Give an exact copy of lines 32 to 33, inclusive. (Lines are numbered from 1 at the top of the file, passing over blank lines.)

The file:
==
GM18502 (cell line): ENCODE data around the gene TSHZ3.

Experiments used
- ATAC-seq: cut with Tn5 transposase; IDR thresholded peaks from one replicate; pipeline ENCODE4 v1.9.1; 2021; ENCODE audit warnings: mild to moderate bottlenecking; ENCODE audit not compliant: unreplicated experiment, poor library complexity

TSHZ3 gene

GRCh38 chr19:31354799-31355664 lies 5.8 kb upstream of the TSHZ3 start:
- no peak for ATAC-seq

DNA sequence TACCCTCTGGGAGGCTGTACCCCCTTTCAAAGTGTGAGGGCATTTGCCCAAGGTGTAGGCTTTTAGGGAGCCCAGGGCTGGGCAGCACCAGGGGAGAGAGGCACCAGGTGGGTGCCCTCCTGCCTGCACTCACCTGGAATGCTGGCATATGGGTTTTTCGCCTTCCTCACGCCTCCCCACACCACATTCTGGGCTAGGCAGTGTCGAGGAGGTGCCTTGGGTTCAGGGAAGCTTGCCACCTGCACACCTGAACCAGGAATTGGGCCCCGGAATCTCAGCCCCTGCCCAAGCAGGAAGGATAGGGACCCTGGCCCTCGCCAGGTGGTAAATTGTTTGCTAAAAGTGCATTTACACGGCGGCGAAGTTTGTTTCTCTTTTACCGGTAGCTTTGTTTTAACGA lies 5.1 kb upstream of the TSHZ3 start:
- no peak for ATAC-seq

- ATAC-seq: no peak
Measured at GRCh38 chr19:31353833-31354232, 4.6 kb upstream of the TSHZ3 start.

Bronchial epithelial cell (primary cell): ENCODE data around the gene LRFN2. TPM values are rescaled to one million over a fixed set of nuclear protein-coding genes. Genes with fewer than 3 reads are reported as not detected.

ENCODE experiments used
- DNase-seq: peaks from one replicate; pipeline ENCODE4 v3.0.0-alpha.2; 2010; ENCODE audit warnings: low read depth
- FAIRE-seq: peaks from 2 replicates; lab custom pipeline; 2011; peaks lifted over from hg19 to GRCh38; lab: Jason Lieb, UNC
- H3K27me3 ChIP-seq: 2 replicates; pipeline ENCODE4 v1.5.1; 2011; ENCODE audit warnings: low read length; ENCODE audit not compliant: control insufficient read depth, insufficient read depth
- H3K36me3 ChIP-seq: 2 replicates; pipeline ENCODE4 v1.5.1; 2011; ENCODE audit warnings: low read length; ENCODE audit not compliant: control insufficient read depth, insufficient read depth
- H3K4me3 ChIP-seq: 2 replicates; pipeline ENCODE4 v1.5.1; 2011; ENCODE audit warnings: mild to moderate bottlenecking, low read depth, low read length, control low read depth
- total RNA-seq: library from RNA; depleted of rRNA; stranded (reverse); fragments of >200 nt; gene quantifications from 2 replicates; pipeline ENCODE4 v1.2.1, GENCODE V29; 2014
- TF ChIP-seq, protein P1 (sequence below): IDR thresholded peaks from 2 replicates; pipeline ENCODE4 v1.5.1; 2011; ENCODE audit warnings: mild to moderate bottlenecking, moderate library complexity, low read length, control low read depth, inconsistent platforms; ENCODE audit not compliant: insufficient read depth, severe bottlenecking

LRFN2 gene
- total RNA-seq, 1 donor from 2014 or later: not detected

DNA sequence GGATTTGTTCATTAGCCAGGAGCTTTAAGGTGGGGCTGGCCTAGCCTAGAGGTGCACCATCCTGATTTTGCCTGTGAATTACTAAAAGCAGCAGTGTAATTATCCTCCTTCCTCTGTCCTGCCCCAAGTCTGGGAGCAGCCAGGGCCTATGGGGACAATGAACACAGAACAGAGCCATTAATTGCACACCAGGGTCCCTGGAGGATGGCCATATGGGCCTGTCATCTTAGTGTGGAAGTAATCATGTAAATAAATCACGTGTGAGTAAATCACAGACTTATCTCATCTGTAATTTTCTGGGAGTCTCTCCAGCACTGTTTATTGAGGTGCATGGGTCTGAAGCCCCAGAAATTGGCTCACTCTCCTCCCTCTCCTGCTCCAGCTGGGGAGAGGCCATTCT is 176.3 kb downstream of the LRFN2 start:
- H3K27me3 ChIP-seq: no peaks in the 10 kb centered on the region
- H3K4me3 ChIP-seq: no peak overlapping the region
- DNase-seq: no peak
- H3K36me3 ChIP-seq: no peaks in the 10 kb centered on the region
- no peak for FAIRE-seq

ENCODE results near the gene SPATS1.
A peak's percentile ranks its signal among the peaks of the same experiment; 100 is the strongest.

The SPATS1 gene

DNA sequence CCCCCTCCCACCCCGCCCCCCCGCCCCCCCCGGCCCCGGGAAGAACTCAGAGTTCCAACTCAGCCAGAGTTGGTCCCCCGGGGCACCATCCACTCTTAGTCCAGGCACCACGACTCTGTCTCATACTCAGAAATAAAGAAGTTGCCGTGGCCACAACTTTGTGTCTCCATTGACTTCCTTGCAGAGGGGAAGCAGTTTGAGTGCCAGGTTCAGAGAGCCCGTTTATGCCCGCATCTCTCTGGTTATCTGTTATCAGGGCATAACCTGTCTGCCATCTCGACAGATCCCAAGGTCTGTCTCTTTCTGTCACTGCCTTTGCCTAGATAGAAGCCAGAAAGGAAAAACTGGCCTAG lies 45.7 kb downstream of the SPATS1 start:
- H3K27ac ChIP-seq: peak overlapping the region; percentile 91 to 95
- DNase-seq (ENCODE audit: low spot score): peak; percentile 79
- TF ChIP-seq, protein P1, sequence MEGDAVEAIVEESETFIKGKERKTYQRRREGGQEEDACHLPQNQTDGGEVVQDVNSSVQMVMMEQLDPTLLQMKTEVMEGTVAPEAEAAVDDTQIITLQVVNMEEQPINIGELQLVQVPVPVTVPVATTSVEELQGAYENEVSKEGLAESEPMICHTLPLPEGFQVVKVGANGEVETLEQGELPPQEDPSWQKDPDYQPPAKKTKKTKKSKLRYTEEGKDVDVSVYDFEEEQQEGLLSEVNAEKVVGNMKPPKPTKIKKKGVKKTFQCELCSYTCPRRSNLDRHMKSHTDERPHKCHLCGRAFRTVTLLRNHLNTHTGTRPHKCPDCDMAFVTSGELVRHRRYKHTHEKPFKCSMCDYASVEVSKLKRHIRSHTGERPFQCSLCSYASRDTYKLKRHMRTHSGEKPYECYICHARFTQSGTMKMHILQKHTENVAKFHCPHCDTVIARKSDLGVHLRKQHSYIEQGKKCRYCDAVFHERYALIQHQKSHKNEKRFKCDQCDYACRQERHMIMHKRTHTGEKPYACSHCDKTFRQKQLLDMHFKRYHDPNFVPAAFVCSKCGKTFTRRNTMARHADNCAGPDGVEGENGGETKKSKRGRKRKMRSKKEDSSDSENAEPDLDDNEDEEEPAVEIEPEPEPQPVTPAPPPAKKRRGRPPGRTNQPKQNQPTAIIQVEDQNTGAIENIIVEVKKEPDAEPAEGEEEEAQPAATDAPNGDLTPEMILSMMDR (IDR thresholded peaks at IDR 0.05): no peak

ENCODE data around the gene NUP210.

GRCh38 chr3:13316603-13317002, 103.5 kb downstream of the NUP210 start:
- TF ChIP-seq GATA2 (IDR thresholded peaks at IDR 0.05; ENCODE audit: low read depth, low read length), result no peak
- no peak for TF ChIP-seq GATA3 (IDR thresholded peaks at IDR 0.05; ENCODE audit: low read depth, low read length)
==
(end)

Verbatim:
- H3K27ac ChIP-seq: peak overlapping the region; percentile 91 to 95
- DNase-seq (ENCODE audit: low spot score): peak; percentile 79